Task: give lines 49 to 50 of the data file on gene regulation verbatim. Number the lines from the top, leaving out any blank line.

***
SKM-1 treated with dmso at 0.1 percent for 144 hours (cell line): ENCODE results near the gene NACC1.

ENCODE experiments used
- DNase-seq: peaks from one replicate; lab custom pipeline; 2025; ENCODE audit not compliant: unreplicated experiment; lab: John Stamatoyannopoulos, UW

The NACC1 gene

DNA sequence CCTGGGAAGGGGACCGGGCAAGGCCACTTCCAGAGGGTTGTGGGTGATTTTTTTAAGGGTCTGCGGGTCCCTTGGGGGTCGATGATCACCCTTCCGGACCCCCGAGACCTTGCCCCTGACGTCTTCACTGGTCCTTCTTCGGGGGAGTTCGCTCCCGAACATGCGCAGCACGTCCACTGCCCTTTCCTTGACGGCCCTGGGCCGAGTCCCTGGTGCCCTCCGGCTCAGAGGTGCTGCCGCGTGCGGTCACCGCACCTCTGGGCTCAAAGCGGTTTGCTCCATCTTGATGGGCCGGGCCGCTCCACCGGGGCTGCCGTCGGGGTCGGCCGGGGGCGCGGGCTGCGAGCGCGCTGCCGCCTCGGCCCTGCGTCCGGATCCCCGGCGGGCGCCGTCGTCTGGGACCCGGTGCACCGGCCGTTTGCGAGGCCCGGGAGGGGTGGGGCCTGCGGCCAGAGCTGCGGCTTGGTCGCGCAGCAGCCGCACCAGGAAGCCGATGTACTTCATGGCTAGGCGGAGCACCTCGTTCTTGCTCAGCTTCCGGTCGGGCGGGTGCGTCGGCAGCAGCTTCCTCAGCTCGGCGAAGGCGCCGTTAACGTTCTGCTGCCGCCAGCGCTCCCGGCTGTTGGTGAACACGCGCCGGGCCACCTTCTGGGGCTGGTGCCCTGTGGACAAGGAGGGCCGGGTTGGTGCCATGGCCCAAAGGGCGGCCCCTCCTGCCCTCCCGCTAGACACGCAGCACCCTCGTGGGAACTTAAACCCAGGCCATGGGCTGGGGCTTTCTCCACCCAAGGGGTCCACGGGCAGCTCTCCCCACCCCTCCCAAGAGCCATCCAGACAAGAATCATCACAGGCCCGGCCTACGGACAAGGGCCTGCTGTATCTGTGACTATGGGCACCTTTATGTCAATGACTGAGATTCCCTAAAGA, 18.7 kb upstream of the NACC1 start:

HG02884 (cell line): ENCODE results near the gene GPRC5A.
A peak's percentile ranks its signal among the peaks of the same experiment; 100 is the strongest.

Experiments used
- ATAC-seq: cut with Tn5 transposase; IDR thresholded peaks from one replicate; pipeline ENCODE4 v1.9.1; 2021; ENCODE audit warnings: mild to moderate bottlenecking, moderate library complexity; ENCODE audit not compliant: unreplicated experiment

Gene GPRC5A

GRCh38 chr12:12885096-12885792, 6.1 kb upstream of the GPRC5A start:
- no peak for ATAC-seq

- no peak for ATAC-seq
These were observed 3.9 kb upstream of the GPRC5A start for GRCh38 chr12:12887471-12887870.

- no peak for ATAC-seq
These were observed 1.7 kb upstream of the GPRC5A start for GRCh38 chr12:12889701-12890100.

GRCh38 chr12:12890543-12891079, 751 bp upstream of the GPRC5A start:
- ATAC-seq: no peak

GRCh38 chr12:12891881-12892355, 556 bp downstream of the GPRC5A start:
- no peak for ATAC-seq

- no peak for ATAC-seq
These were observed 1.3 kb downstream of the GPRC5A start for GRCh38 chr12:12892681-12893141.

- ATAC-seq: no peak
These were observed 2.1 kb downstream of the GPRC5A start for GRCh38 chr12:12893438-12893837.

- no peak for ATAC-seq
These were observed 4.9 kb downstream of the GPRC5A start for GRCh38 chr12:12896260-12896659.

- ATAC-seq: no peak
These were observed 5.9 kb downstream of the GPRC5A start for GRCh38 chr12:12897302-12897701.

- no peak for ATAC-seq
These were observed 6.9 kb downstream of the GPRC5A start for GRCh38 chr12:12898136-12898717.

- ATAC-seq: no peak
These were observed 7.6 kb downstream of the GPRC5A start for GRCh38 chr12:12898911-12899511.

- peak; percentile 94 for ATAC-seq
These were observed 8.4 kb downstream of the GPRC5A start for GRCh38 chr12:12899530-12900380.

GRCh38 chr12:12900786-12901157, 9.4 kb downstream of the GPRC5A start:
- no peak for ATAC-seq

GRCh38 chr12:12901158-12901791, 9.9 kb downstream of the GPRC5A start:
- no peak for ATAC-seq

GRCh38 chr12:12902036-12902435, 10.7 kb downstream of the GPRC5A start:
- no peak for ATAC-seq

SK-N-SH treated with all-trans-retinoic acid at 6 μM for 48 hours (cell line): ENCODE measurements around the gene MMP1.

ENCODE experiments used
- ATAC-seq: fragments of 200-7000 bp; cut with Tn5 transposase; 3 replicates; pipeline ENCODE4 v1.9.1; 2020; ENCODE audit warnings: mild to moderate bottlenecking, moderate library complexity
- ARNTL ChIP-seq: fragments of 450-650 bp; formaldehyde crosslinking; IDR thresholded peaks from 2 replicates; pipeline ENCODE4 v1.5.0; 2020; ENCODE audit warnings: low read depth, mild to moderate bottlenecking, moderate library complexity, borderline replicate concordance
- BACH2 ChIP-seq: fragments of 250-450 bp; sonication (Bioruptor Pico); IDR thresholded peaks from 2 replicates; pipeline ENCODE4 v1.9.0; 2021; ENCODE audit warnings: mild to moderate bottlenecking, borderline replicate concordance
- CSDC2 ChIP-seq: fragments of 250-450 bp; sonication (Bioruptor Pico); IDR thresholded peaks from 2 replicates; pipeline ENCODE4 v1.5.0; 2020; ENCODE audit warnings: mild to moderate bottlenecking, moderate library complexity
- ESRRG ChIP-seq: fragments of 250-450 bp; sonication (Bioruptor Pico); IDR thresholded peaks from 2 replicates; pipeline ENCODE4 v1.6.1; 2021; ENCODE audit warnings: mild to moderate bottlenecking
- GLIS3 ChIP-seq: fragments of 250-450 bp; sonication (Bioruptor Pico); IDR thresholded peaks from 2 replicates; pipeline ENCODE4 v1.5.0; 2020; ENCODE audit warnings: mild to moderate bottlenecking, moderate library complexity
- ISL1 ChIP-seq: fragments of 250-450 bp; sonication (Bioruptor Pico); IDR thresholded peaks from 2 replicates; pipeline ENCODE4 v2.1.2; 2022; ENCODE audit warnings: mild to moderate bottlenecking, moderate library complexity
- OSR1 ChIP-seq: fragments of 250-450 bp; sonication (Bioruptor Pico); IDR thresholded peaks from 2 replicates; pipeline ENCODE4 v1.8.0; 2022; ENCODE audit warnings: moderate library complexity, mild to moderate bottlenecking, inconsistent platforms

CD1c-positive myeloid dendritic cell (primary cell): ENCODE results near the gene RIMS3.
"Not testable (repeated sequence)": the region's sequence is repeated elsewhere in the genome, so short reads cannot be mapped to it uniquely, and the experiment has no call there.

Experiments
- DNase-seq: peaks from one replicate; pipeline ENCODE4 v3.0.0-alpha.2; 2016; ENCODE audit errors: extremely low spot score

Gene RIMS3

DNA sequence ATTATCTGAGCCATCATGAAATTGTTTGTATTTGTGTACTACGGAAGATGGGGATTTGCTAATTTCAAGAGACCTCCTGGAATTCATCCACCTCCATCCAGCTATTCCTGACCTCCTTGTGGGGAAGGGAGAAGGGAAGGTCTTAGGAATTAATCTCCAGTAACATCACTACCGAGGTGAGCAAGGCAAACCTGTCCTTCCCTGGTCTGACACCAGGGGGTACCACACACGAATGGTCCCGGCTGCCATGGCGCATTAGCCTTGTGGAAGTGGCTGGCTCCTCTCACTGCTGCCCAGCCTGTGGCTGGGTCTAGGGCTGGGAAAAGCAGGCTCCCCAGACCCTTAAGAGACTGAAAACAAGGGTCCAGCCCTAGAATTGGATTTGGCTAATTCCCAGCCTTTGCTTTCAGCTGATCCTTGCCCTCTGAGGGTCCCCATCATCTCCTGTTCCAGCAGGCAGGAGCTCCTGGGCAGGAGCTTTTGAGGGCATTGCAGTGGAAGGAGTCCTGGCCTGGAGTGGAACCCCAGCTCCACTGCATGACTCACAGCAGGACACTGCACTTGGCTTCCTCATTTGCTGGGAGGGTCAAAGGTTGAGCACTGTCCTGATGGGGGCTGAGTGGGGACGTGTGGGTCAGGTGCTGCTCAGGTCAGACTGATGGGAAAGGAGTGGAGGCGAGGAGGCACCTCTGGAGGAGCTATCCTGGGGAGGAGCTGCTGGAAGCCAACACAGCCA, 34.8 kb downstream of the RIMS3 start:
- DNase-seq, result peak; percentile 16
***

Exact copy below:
- ISL1 ChIP-seq: fragments of 250-450 bp; sonication (Bioruptor Pico); IDR thresholded peaks from 2 replicates; pipeline ENCODE4 v2.1.2; 2022; ENCODE audit warnings: mild to moderate bottlenecking, moderate library complexity
- OSR1 ChIP-seq: fragments of 250-450 bp; sonication (Bioruptor Pico); IDR thresholded peaks from 2 replicates; pipeline ENCODE4 v1.8.0; 2022; ENCODE audit warnings: moderate library complexity, mild to moderate bottlenecking, inconsistent platforms